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Protesters, mayor clash at Overland Park City Council meeting

Protesters denied chance to speak at meeting
Overland-Park-City-Council-meeting-August-17
Posted at 6:52 PM, Aug 18, 2020
and last updated 2020-08-18 20:08:20-04

OVERLAND PARK, Kan. — The fatal shooting of a 17-year-old boy in 2018 and the subsequent payoff given to the police officer who killed him led to a contentious and heated Overland Park City Council meeting Monday night.

Citizens and protesters demanded an opportunity to speak on the subject, but instead talked over the meeting when denied that chance.

“Why are you talking about a pool, when a young boy was massacred in his own driveway,” Bob Hoffman said after speaking about seven minutes without council approval at the start of the meeting. "His mother is here with us right now."

"Officer, could you remove these two from the council chambers?” Overland Park Mayor Carl Gerlach directed police officers in response to Hoffman and another protester standing and speaking before the meeting.

Hoffman and a group associated with Miller Dream were hoping to speak about the 2018 shooting of John Albers.

As the I-Team first reported in June, the city of Overland Park paid the police officer who shot Albers as he backed out of the driveway at his home, Officer Clayton Jenison, $70,000 to resign.

Public comment wasn’t included on the agenda for Monday night's council meeting, so it wasn’t allowed. The next public comment period scheduled at an Overland Park City Council meeting isn't until Sept. 14.

“Unfortunately, I think it’s typical of how the mayor and the city council do business,” Hoffman said.

A woman who only identified herself as “Q” said, “September is too late, especially for Ms. Albers who’s been fighting to get information out in the open for going on three years."

During the meeting, one of the protesters, speaking over the council as it conducted business said, “We are voices of the people and demand to be heard.”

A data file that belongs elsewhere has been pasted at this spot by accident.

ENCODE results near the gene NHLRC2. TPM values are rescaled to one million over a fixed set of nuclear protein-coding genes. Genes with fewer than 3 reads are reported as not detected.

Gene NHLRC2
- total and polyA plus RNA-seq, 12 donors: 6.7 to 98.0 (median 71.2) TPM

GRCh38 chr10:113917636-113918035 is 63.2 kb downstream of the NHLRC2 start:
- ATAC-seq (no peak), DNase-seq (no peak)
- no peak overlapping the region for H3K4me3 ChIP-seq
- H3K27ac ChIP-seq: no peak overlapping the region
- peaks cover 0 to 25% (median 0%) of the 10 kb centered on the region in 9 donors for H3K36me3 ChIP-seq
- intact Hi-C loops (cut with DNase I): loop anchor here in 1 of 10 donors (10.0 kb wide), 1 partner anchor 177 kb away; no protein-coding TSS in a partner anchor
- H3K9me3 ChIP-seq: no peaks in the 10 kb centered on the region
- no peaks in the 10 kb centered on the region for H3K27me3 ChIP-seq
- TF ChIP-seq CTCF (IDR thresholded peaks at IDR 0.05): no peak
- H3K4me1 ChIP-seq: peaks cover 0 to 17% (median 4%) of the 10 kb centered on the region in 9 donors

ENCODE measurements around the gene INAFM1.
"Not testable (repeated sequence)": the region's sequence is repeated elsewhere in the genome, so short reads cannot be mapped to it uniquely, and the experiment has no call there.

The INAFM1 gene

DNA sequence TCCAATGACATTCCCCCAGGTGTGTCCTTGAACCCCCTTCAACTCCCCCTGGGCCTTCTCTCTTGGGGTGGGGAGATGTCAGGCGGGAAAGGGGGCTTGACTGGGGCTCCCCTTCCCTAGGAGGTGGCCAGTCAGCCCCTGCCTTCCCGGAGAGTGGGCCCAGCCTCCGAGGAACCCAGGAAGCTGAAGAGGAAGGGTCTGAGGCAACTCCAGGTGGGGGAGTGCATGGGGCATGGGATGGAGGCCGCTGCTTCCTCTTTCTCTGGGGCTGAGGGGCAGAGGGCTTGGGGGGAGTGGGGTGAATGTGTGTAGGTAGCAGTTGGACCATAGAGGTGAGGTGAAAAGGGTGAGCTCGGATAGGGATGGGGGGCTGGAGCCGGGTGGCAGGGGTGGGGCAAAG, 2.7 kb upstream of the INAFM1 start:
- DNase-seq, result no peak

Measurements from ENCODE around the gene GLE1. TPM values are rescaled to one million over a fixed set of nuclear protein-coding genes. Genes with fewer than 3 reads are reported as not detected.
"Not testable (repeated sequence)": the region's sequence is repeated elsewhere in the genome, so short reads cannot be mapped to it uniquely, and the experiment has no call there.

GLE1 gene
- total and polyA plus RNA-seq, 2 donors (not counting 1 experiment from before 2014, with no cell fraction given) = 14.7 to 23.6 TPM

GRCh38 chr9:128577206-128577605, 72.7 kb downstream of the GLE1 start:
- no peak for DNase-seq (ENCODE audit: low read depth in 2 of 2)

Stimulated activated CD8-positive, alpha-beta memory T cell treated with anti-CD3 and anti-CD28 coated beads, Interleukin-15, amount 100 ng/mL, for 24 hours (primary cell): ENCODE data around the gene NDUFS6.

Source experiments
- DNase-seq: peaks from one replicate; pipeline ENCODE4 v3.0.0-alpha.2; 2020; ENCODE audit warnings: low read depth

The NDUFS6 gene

Gerlach, speaking to the city attorney after the outburst asked, “Do I have the right to clear the whole place?”

Gerlach didn’t empty the room.

Instead, the meeting continued over the constant talking of protesters.

“What they did, to me, last night was completely inappropriate,” Councilman Paul Lyons said

He said he’s been meeting with Miller Dream representatives to understand their issues and concerns, noting that members of the group recently staged a loud protest in two Overland Park neighborhoods after 10 p.m. that upset area residents.

Lyons said whatever rapport he built with the group was destroyed at the city council meeting.

But a Miller Dream member, who only identified himself as Patrick, said Lyons would listen, but then offer excuses about why he couldn’t help them.

"We've brought issues to the council we want addressed for about a month now and they never talk about them,” Patrick said.

Councilman Faris Farissati said, even though public comment wasn’t on Monday night’s agenda, the protesters' voices should’ve been heard.

"The mayor has jurisdiction to allow public comment and there could not be a better time to let these people speak," he said.

While the protesters didn’t get that opportunity, the council met behind closed doors in executive session to talk about the Albers case for 40 minutes.

Just prior to Monday’s meeting, council members were given a huge binder of information on the case, but no time to review it before the executive session to talk about it.

Farassati said that binder should’ve been supplied to council members at least a week before the meeting. Lyons offered a different take.

"We didn't go to anywhere near the level of detail that is listed in this book," Lyons said. "Personally, I don't have a lot of interest in all that detail."

While the council didn’t speak publicly about the Albers case or Jenison's buyout, members did pass a motion in open session to begin a civil investigation of Councilman Scott Hamblin for his possible removal from office.

Hamblin was charged with domestic battery in Johnson County District Court last month.

Prior to the meeting, Hamblin’s wife, Curstin, who is the alleged victim in battery case, sent a letter to the mayor and council supporting her husband and asking them not to play politics with their personal business.

The last passage of the letter is directed at Mayor Gerlach.

“Sir, my family matters should not be used by you or any council member as a public platform to remove a challenging voice from the council," the letter read, in part. "Using your platform is neither ethical, nor fair.”

Farassati asked to read the letter during the Hamblin discussion at Monday’s meeting, but he was not allowed to do it.

"Mrs. Hamblin's statement should've been at the top of the agenda," Farassati said.

Hamblin and Farassati have clashed with the mayor and other council members on a wide range of issues including tax incentives for businesses and hazard pay for police during the pandemic.

Lyons said he’s been diametrically opposed to Hamblin and Farassati on those issues and other ones, but he said his support for Hamblin’s removal from office is due to a higher standard of behavior expected from public officials.

Lyons said he supports Hamblin’s removal whether he’s convicted of the charge against him or not.

"He, in my view, has lost all credibility being able to represent himself or his ward on our city council," Lyons said.

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